My attention was caught by a review in Interzone 250 of Eidolon, the first novel by Libby McGugan, together with an interview with the author. The story sounded promising, so I ordered a copy. The plot is set in the present day and concerns Robert Strong, a young theoretical physicist who is contacted by the Observation Research Board, a shadowy but powerful organisation. ORB presents convincing research evidence that the experiments with the CERN Large Hadron Collider may result in the creation of "strangelets", sub-atomic particles which, by interacting with ordinary matter, could destroy our present reality. However, CERN had dismissed the risk, so ORB wants Strong to sabotage their research before it is too late.
So far the plot seems like a techno-thriller with a rather more fundamental plot than most, and (as far as I am competent to judge) the author has done her research into theoretical physics while displaying her knowledge with a light touch that doesn't distract from the story. What struck me first about the novel is how beautifully and intelligently written it is, how full of perceptive observations. It's difficult to write a lot more without spoilers, so all I will say is that the plot develops in very unexpected and increasingly strange directions that compel Strong to question his understanding of the nature of reality.
Eidolon is that rare thing, a novel with a unique and intriguing plot that has no respect for traditional genre boundaries. The only other book I have read in recent years of which I could say the same is China Miéville's The City and the City. While Eidolon is complete in itself, the world the author has created clearly has far more scope for exploration, so I was delighted to read in the interview that she is working on the sequel. That one will go straight to the top of my reading pile!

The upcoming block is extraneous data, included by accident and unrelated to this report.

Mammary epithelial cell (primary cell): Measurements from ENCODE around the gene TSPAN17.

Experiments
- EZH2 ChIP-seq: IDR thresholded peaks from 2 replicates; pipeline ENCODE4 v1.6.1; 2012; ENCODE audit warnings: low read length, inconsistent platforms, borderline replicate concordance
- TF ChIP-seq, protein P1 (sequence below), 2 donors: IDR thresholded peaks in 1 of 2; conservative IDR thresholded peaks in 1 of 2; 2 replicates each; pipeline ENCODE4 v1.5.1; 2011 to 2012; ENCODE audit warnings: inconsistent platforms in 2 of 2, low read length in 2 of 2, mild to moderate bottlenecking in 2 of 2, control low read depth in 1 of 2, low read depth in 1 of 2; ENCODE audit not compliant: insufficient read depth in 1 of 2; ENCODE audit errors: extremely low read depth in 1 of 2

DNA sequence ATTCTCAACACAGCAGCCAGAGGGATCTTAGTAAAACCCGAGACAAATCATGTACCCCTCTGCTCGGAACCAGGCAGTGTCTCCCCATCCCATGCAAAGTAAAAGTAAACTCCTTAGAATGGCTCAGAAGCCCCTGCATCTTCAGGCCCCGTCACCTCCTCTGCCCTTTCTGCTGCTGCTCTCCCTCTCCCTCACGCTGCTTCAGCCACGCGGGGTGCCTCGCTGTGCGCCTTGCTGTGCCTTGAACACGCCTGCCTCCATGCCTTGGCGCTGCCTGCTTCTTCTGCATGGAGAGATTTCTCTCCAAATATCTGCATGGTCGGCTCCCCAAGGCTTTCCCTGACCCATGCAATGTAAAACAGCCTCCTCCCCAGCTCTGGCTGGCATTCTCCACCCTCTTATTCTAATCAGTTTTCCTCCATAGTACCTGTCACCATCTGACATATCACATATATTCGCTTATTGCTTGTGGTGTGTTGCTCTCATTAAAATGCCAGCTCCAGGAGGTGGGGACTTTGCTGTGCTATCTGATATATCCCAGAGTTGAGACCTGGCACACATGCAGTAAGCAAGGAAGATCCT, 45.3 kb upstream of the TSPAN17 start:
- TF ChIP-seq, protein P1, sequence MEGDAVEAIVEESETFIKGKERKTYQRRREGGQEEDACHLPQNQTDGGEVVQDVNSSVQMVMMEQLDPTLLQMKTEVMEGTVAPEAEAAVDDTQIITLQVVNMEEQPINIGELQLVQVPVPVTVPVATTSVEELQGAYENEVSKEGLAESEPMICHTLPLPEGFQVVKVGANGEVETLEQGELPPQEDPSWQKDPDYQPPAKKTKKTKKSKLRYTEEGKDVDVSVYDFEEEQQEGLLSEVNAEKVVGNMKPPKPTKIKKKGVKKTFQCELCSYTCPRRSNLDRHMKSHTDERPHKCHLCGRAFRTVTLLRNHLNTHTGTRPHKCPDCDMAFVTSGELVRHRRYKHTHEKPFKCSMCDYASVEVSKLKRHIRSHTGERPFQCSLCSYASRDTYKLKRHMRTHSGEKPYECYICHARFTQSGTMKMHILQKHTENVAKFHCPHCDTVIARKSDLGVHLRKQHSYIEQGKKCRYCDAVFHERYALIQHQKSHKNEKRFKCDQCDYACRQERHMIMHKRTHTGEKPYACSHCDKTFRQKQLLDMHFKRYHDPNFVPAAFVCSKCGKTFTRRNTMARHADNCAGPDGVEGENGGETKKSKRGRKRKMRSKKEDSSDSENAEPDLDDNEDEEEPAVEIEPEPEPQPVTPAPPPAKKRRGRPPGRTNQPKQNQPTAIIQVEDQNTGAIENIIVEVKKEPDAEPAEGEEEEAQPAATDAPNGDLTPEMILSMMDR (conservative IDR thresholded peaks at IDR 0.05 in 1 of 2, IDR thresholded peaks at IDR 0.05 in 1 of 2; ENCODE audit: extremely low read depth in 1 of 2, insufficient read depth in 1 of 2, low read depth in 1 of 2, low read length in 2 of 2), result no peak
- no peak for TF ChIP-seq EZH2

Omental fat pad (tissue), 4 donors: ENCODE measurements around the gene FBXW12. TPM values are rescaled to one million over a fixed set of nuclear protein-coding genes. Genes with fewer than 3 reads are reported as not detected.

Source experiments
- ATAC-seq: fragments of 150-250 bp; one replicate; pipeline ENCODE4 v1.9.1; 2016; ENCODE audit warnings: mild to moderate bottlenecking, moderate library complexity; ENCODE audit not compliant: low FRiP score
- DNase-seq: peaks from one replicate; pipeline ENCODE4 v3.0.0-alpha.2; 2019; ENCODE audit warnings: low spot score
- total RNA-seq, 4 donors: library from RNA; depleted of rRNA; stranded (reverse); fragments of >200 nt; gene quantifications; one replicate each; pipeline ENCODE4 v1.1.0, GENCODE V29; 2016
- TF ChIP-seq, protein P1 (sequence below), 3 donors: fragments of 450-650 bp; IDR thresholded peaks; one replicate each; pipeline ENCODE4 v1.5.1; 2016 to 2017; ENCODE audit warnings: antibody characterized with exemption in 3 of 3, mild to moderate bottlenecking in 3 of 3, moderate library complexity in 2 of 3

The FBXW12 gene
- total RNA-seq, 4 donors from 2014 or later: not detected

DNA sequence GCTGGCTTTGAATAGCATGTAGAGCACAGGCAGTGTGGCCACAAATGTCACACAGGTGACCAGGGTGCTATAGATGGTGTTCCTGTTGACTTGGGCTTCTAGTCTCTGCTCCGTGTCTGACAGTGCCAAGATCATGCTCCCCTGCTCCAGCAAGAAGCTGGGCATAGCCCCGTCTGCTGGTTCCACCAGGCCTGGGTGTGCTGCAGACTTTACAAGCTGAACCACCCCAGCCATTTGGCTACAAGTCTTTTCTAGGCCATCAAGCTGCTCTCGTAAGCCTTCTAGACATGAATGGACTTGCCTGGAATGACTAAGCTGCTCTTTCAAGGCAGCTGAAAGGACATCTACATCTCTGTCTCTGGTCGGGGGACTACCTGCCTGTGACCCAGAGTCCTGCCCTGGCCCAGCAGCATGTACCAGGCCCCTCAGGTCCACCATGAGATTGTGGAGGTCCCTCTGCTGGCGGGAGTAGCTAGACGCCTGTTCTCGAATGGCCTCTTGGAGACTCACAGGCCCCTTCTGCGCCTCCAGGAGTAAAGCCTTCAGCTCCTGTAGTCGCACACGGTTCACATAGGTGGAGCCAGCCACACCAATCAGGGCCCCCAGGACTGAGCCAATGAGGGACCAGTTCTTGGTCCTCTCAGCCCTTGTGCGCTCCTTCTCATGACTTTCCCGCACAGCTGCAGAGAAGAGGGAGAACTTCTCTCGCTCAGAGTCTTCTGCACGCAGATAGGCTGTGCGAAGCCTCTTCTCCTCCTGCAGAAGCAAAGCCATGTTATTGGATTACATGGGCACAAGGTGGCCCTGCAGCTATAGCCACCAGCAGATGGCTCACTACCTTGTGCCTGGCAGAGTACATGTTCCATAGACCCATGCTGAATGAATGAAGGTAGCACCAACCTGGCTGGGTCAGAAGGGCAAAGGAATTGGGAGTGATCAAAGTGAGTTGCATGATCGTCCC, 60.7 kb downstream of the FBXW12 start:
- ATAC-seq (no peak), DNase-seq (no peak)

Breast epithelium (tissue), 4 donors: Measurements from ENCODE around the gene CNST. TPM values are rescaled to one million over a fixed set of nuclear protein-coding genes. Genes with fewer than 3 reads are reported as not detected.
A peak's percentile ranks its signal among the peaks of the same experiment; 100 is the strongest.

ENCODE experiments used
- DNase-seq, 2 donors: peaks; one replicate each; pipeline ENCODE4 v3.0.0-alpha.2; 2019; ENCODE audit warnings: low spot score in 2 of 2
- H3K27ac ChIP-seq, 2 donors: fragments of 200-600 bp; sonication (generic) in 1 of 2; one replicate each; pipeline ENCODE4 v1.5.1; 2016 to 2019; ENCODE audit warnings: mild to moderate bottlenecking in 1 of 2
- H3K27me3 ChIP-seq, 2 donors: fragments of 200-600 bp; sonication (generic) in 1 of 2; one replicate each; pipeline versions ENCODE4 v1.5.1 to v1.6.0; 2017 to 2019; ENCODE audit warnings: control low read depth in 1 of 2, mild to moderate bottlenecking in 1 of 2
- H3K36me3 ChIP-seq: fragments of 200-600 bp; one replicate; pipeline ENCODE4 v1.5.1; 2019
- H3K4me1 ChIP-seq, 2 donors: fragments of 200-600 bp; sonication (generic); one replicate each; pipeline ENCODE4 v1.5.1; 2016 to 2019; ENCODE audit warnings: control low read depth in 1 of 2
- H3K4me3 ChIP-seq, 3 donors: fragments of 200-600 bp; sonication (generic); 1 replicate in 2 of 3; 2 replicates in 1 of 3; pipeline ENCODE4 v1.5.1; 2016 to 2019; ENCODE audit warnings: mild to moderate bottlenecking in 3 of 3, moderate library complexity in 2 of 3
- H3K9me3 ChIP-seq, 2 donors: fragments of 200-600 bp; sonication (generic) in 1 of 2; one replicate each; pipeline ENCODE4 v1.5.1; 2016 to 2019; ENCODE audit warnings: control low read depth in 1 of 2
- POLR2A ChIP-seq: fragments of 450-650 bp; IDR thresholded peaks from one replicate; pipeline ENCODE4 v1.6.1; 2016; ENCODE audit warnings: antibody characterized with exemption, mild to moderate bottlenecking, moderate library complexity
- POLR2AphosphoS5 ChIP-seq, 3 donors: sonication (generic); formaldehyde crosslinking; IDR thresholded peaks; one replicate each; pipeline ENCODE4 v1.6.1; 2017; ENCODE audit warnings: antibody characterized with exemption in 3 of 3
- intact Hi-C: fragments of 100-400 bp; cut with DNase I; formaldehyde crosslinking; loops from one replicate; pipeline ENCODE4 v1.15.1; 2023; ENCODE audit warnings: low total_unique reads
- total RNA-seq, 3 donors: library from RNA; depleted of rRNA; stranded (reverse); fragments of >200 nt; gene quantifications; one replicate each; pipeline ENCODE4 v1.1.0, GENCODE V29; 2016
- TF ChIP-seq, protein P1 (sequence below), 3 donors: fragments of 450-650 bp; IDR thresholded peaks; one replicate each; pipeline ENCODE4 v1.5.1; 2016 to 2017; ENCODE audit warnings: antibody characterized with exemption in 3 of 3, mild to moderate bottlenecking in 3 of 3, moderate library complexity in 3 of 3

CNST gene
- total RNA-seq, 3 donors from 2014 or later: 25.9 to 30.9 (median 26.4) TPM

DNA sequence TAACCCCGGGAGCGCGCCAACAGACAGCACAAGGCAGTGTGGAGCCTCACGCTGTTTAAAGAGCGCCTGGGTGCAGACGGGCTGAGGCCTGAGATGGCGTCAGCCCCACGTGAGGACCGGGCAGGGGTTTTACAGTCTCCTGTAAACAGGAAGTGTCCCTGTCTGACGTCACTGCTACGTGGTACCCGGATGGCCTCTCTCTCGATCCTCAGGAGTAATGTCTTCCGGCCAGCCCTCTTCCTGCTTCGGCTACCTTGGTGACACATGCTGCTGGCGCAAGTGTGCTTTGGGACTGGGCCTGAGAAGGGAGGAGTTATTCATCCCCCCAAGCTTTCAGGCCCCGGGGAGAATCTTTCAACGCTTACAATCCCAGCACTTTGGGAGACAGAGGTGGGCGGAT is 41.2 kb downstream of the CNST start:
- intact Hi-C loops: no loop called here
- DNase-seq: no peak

Another book I picked up having read good reviews was Paul McAuley's The Quiet War, the first of a series of four (to date). The author's name sounded vaguely familiar and having looked up the list of his publications I suspect I may have read at least one before – Pasquale's Angel – although I don't remember it. So I started with high expectations but found myself disappointed. The plot concerns a 23rd century environmental engineer from Earth trying to set up a new biome on Callisto against a background of tension between Earth and the colonised moons of Jupiter and Saturn. The problem I found is that the book is very heavy on description; in the first two chapters there are only a couple of brief snatches of conversation, all the rest is infodump. Furthermore, McAuley is a biologist by training, and while I always appreciate expert knowledge being applied to fiction, he allows his enthusiasm for the nuts and bolts of biome creation to override the priority for a good story. The pace accelerates later but the action is still frequently put on hold for yet more technical description, and I never became fully engaged with the characters or the plot. I was reminded of Kim Stanley Robinson's Red Mars, which was similarly dominated by the setting to the extent that it seemed the author was more interested in writing a detailed "how to terraform Mars" handbook than a novel. I persevered with The Quiet War until I had read over 70 pages but finally asked myself "do I want to spend a few more hours on this or would I rather stop and try something else?" As I have a huge pile of books to read the answer was easy, so I stopped.